France takes this stance one step further: According to a 2011 law, French citizens have a legal obligation to disclose any “severe genetic anomaly” associated with a serious illness to their relatives, provided preventive measures or treatment is possible. But researchers are still debating which mutations should fall under this law.
The results of genetic tests are even less private in Switzerland and the Netherlands, both of which let insurers consider this information when crafting life-insurance policies. In Norway, people with certain genetic mutations, including some associated with autism, may have to pay more for private health insurance. Although only 9 percent of parents of autistic children in that country say they are opposed to genetic testing, as much as 67 percent fear that their children could face insurance discrimination.
By contrast, Germany takes confidentiality so seriously that doctors may not discuss a child’s results even with her other doctors, without written consent from her parents. “Sometimes it’s really too restrictive for the practical workday and routine,” Lemke says. Lemke credits history — and powerful memories of Nazi eugenics during World War II — for Germany’s stringent laws. “We want to really make sure that it’s really strictly regulated and nothing can go wrong,” he says.
Following the Oviedo Convention, most European nations adopted laws to protect their citizens from genetic discrimination. Greece went as far as to amend its constitution to fold in clear protections. Some countries, such as France and Portugal, prohibit insurance companies from using genetic results to set premium levels. Others, such as the U.K., have a ‘soft law’: Since 2001, the British government has drafted periodic guidelines on what genetic information insurance companies may request from consumers.
“We are really in a transition phase. Everyone is now switching to whole-exome sequencing.” Ype Elgersma
Room for improvement:
To reap the full benefits of genetic testing, what’s needed, experts say, are more guidelines, standardization across countries, more funding and greater awareness among healthcare professionals. There are several new initiatives in Europe that could make testing for autistic people more consistent throughout the continent.
For example, in 2013, the European Board of Medical Genetics launched a continent-wide registration system for genetic counselors and started offering professional guidelines to its registrants. Only a few countries, such as France and Norway, already had laws regulating this kind of work, although in Germany and France, genetic counseling is routine for anyone who gets a test. (By way of comparison, in the U.S., only 24 percent of children diagnosed with autism see a genetic counselor.)
Many genetic centers are also borrowing guidelines issued by the American College of Medical Genetics and Genomics in situations for which they have none. For instance, Lemke’s institution relies on those recommendations when deciding what to do with ‘incidental’ findings from a test — which may foretell other medical problems or indicate paternity. “We have something to rely on,” Lemke says.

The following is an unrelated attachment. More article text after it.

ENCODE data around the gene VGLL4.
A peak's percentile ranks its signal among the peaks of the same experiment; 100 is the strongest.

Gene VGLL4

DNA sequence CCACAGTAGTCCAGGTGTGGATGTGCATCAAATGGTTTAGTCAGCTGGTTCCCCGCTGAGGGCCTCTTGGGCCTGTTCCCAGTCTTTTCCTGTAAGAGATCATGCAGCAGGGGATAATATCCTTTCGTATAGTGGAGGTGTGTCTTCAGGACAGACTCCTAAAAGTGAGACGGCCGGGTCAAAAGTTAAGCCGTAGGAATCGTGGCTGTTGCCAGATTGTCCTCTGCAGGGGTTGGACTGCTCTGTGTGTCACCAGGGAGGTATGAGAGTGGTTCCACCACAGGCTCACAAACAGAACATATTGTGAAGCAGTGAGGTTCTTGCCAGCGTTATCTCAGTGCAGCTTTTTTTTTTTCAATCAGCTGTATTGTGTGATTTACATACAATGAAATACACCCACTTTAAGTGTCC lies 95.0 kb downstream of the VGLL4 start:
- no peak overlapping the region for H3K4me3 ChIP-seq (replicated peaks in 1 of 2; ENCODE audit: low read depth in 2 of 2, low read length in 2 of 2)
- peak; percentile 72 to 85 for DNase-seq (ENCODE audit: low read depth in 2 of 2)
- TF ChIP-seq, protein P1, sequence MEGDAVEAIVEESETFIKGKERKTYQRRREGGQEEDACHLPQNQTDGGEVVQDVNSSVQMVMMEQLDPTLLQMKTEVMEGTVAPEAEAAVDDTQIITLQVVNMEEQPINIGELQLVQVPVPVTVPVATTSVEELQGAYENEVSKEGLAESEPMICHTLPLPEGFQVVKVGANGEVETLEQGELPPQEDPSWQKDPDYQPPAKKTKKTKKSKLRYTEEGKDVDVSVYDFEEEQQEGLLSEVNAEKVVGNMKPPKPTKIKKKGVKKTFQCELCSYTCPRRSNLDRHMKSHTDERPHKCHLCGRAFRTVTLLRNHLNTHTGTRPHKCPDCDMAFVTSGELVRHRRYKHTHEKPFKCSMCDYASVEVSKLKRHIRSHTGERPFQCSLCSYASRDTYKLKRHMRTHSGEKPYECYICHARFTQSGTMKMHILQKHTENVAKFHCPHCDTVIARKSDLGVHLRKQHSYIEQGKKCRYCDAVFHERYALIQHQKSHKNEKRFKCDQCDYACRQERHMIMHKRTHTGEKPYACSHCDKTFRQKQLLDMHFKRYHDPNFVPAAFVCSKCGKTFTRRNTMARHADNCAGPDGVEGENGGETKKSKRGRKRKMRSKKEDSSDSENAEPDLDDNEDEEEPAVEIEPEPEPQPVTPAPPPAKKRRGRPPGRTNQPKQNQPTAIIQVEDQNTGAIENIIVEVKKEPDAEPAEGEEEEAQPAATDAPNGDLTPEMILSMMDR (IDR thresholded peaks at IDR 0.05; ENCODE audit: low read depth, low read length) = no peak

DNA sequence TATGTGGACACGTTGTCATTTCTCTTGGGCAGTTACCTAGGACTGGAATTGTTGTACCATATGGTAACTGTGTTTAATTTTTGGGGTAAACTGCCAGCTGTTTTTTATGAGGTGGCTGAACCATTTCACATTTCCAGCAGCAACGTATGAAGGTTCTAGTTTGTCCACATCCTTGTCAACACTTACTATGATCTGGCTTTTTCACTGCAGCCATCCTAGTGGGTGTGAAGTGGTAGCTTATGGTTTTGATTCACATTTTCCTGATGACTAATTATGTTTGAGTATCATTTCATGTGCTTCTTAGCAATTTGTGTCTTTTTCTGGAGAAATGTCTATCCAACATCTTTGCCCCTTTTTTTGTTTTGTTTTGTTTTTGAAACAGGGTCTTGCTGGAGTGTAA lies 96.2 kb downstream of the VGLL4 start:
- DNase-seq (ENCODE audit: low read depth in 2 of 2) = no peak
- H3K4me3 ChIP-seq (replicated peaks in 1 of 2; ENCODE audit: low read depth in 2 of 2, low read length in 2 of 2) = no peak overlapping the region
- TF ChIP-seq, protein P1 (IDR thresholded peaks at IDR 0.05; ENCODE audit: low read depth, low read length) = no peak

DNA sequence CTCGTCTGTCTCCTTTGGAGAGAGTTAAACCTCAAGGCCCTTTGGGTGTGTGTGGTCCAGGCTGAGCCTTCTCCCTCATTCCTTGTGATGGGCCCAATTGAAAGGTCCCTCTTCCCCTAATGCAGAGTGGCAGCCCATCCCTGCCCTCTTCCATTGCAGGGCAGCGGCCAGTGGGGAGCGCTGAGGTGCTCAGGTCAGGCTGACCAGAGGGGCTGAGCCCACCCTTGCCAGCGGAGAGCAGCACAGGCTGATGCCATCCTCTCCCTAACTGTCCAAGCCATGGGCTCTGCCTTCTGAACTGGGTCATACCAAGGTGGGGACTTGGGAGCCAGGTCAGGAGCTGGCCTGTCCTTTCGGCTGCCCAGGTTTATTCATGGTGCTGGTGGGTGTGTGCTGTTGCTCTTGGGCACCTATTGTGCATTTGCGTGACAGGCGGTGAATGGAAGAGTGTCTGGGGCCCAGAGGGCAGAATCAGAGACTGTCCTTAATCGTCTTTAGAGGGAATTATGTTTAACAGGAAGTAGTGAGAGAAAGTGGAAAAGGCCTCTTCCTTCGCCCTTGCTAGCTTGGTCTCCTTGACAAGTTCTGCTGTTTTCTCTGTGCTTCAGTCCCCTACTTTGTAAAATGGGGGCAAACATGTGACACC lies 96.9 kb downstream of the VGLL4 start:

In addition, the EU-funded Ithaca European Reference Network — a group of 38 accredited labs and medical centers specializing in intellectual disability and birth defects — is trying to disseminate guidelines and other resources to clinicians and families. Experts are available for consultations via telehealth systems. The network is also trying to open up access to whole-exome and whole-genome sequencing across the continent. According to Elgersma, the network is supposed to level the playing field, assuring that “if you have a rare disorder in the Netherlands that you do not have many more benefits than if you have that in Romania.”
All of these countries are being forced to reckon with the growing demand for genetic testing, much of it from parents of children with rare conditions. For Gabin, the results of his whole-genome sequence completely changed his family’s outlook on his autism. Laurent Savard says he cried after learning about his son’s mutation, but it also made him hopeful about scientific advances. “Immediately after, I read on the internet that mice with mutations in SHANK3 had become typical after a molecular treatment,” he says. “I then imagined that Gabin would become typical one day, talking, telling me what he experienced on the inside.”
Savard knows there is an enormous gulf between animal studies and therapies for people, but he is still optimistic. In his 2017 book, “Gabin Sans Limites” (“Gabin Without Limits”), Savard wrote: “Maybe Gabin will make up for lost time … He will drown us in a stream of words. We will wake him even in the middle of the night for the sole pleasure of hearing him speak.”
For now, Savard is performing a stand-up comedy show to raise awareness about autism and the potential of genetic research. The act is called “Le Bal des Pompiers” after the fire-station dances that take place across France on 13 July — the night before Bastille Day and, by coincidence, Gabin’s birthday. To stand up for Gabin’s rights, he says, “humor is the best weapon.”